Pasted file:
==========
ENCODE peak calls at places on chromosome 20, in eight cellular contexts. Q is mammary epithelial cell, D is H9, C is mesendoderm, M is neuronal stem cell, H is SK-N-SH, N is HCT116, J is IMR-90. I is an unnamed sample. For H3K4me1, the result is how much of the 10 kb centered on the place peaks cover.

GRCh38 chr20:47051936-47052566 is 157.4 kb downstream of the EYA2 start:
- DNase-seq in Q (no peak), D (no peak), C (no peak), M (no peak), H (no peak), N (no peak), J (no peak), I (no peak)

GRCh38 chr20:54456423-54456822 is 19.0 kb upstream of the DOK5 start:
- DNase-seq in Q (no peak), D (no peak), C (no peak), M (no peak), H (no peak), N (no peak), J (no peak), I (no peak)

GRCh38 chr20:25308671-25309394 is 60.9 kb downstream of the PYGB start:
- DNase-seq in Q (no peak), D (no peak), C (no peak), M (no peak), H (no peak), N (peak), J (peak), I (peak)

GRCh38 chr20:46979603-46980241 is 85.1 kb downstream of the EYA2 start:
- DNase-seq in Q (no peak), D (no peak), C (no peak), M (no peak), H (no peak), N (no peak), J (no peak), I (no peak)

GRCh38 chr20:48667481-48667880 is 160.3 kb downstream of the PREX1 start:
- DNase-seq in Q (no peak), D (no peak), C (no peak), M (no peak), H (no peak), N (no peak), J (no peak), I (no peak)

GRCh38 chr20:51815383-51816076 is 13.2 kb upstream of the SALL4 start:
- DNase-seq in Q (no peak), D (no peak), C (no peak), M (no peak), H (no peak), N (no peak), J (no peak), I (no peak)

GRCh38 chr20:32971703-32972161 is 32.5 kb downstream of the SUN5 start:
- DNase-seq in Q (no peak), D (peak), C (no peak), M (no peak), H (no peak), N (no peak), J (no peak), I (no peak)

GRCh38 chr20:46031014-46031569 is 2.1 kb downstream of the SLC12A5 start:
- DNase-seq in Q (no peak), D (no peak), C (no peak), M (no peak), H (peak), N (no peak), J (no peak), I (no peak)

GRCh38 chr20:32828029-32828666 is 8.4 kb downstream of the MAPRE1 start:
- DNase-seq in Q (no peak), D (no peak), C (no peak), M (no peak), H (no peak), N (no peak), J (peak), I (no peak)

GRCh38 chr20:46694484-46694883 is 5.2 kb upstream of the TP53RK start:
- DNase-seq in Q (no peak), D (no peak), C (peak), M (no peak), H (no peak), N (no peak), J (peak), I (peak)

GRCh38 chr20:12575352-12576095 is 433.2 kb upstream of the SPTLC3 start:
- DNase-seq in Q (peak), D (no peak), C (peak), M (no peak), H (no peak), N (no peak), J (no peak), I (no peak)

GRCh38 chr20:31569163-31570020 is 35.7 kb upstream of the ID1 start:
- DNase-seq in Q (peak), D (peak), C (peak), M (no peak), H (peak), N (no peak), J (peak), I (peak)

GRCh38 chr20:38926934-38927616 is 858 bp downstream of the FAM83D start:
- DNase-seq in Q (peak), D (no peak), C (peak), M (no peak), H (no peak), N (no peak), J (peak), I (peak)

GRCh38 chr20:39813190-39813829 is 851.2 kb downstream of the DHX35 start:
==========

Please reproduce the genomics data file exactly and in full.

ENCODE peak calls at places on chromosome 20, in eight cellular contexts. Q is mammary epithelial cell, D is H9, C is mesendoderm, M is neuronal stem cell, H is SK-N-SH, N is HCT116, J is IMR-90. I is an unnamed sample. For H3K4me1, the result is how much of the 10 kb centered on the place peaks cover.

GRCh38 chr20:47051936-47052566 is 157.4 kb downstream of the EYA2 start:
- DNase-seq in Q (no peak), D (no peak), C (no peak), M (no peak), H (no peak), N (no peak), J (no peak), I (no peak)

GRCh38 chr20:54456423-54456822 is 19.0 kb upstream of the DOK5 start:
- DNase-seq in Q (no peak), D (no peak), C (no peak), M (no peak), H (no peak), N (no peak), J (no peak), I (no peak)

GRCh38 chr20:25308671-25309394 is 60.9 kb downstream of the PYGB start:
- DNase-seq in Q (no peak), D (no peak), C (no peak), M (no peak), H (no peak), N (peak), J (peak), I (peak)

GRCh38 chr20:46979603-46980241 is 85.1 kb downstream of the EYA2 start:
- DNase-seq in Q (no peak), D (no peak), C (no peak), M (no peak), H (no peak), N (no peak), J (no peak), I (no peak)

GRCh38 chr20:48667481-48667880 is 160.3 kb downstream of the PREX1 start:
- DNase-seq in Q (no peak), D (no peak), C (no peak), M (no peak), H (no peak), N (no peak), J (no peak), I (no peak)

GRCh38 chr20:51815383-51816076 is 13.2 kb upstream of the SALL4 start:
- DNase-seq in Q (no peak), D (no peak), C (no peak), M (no peak), H (no peak), N (no peak), J (no peak), I (no peak)

GRCh38 chr20:32971703-32972161 is 32.5 kb downstream of the SUN5 start:
- DNase-seq in Q (no peak), D (peak), C (no peak), M (no peak), H (no peak), N (no peak), J (no peak), I (no peak)

GRCh38 chr20:46031014-46031569 is 2.1 kb downstream of the SLC12A5 start:
- DNase-seq in Q (no peak), D (no peak), C (no peak), M (no peak), H (peak), N (no peak), J (no peak), I (no peak)

GRCh38 chr20:32828029-32828666 is 8.4 kb downstream of the MAPRE1 start:
- DNase-seq in Q (no peak), D (no peak), C (no peak), M (no peak), H (no peak), N (no peak), J (peak), I (no peak)

GRCh38 chr20:46694484-46694883 is 5.2 kb upstream of the TP53RK start:
- DNase-seq in Q (no peak), D (no peak), C (peak), M (no peak), H (no peak), N (no peak), J (peak), I (peak)

GRCh38 chr20:12575352-12576095 is 433.2 kb upstream of the SPTLC3 start:
- DNase-seq in Q (peak), D (no peak), C (peak), M (no peak), H (no peak), N (no peak), J (no peak), I (no peak)

GRCh38 chr20:31569163-31570020 is 35.7 kb upstream of the ID1 start:
- DNase-seq in Q (peak), D (peak), C (peak), M (no peak), H (peak), N (no peak), J (peak), I (peak)

GRCh38 chr20:38926934-38927616 is 858 bp downstream of the FAM83D start:
- DNase-seq in Q (peak), D (no peak), C (peak), M (no peak), H (no peak), N (no peak), J (peak), I (peak)

GRCh38 chr20:39813190-39813829 is 851.2 kb downstream of the DHX35 start: